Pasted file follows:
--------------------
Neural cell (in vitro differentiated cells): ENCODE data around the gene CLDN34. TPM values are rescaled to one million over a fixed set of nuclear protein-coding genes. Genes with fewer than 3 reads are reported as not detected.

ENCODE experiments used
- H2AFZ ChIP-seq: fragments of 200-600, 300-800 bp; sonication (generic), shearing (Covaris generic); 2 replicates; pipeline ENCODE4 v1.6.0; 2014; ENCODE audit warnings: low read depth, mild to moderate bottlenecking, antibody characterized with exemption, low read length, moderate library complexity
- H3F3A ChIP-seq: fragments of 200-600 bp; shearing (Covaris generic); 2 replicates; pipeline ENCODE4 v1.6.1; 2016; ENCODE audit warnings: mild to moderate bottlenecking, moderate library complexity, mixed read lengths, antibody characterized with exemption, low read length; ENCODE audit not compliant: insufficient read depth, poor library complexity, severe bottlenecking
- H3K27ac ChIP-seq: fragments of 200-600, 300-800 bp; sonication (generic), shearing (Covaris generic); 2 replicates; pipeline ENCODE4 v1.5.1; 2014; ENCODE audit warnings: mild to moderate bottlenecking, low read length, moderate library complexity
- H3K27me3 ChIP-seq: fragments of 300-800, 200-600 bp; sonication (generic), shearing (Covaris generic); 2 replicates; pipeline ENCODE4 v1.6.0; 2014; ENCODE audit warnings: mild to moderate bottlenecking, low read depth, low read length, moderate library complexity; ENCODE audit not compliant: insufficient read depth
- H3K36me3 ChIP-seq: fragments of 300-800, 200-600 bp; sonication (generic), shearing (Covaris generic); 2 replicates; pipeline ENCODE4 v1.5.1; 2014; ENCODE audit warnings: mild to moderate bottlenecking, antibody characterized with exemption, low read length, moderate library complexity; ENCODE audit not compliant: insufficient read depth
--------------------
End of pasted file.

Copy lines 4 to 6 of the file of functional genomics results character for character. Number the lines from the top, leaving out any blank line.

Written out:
- H3F3A ChIP-seq: fragments of 200-600 bp; shearing (Covaris generic); 2 replicates; pipeline ENCODE4 v1.6.1; 2016; ENCODE audit warnings: mild to moderate bottlenecking, moderate library complexity, mixed read lengths, antibody characterized with exemption, low read length; ENCODE audit not compliant: insufficient read depth, poor library complexity, severe bottlenecking
- H3K27ac ChIP-seq: fragments of 200-600, 300-800 bp; sonication (generic), shearing (Covaris generic); 2 replicates; pipeline ENCODE4 v1.5.1; 2014; ENCODE audit warnings: mild to moderate bottlenecking, low read length, moderate library complexity
- H3K27me3 ChIP-seq: fragments of 300-800, 200-600 bp; sonication (generic), shearing (Covaris generic); 2 replicates; pipeline ENCODE4 v1.6.0; 2014; ENCODE audit warnings: mild to moderate bottlenecking, low read depth, low read length, moderate library complexity; ENCODE audit not compliant: insufficient read depth